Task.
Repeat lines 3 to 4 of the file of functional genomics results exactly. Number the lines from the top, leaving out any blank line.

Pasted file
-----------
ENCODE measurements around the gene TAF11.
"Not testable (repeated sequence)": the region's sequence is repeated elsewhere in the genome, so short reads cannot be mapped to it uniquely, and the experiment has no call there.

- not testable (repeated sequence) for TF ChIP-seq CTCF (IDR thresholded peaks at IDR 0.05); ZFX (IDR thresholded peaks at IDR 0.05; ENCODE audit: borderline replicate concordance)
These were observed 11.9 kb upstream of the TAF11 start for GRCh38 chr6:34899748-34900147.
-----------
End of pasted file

- not testable (repeated sequence) for TF ChIP-seq CTCF (IDR thresholded peaks at IDR 0.05); ZFX (IDR thresholded peaks at IDR 0.05; ENCODE audit: borderline replicate concordance)
These were observed 11.9 kb upstream of the TAF11 start for GRCh38 chr6:34899748-34900147.